Standing Pat Isn't a Long-Term Strategy for Walgreens
As the rest of the health-care industry undergoes a seismic wave of consolidation, Walgreens Boots Alliance Inc. is standing pat.
The pharmacy giant on Wednesday announced profit and sales results for its fiscal second quarter that beat analyst expectations. But good short-term numbers shouldn't overshadow long-term threats. Shares rose 1.3 percent on Wednesday but have fallen 20 percent in the past year. The standalone pharmacy at the core of the Walgreens business model will always have a place. It will just be a place with slower growth and tighter margins.
Results at Walgreens are driven by its U.S. pharmacies. They provide 72 percent of revenue, with healthy prescription drug sales making up for consistently weak retail results.
It's a dangerous over-dependence.
Strong prescription growth in the latest quarter helped Walgreens overcome generic-drug price declines and insurer efforts to spend less on drugs and pharmacy services. But if prescription growth slows and insurers keep ratcheting up cost-control efforts, then Walgreens will be in trouble.
The country's two largest pharmacy benefit managers (Express Scripts Holding Co. and CVS Health Corp.) merging with two of its largest insurers (Cigna Corp. and Aetna Inc.) will further pressure Walgreens. CVS's purchase of Aetna is a particular threat; the novel pharmacy-insurer hybrid will do its best to keep enrollees in-house and out of Walgreens stores.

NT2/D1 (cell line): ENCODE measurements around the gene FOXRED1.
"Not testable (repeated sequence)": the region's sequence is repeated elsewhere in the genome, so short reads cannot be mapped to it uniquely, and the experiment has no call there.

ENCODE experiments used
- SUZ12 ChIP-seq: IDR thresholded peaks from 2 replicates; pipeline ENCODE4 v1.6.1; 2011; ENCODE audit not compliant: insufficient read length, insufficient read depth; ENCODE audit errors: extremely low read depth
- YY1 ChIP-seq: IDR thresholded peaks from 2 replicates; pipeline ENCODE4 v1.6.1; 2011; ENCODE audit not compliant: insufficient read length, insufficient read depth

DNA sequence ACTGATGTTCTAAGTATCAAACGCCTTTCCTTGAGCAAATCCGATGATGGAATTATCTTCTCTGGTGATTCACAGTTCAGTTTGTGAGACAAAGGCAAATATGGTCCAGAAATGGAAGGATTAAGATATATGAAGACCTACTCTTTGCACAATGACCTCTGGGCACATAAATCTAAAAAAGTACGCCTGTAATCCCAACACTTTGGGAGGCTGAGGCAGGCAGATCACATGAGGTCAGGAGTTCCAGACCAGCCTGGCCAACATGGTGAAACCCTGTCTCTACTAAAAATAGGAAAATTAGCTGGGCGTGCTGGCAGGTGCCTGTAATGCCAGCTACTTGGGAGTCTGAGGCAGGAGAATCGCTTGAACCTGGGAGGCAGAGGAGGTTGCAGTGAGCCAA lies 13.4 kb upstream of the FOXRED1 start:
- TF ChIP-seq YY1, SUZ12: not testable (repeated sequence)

Express Scripts teams up with Walgreens to buy drugs more cheaply in some cases. But Walgreens's collaboration with Prime Therapeutics, a private PBM, to create a combined specialty pharmacy and mail-order service has put it in direct competition with Express Scripts. The latter will gain more ammunition for its fight with Walgreens by merging with Cigna.
Meanwhile, recent moves by Aetna and UnitedHealth Group Inc. to give some enrollees bigger drug discounts may squeeze profits across the pharmacy industry.
Walgreens added nearly 2,000 Rite Aid Corp. stores in a recently completed deal that was downsized by regulators. That will give it some scale and help it realize some synergies; it can close overlapping stores or improve languishing locations. But those will likely be short-term boosts, and Walgreens lacks a captive customer base or broader health-care presence to protect itself against a harsher pharmacy environment in the future.
Walgreens is redesigning stores and investing more aggressively in makeup, among other initiatives. That's worthwhile at a time when undifferentiated stores are being punished.
But its retail business is under growing pressure on many fronts. Take Amazon.com Inc.'s decision in August to launch its own over-the-counter drug line. And the Albertsons Cos. Inc. acquisition of the remainder of Rite Aid, announced last month, will strengthen and spread an alternate, grocery-focused retail model Walgreens may have trouble matching. Aetna and CVS, meanwhile, will increasingly push in-store clinics, another area where Walgreens is lagging.
This is a lot for even the most revolutionary store redesign to counter.
Walgreens's big international business -- stores outside the U.S. and its international drug distribution arm account for nearly 30 percent of its revenue -- provide some measure of insulation. But in spite of Walgreens's protests to the contrary on Wednesday's earnings call, it won't be enough as competitors more radically re-imagine what a pharmacy can be and as its margins shrink.
Walgreens has the financial flexibility to join the wave of consolidation by buying a health plan or jumping into another part of the supply chain. Or it can be squeezed on multiple sides for the foreseeable future.
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Mark Gongloff at email@example.com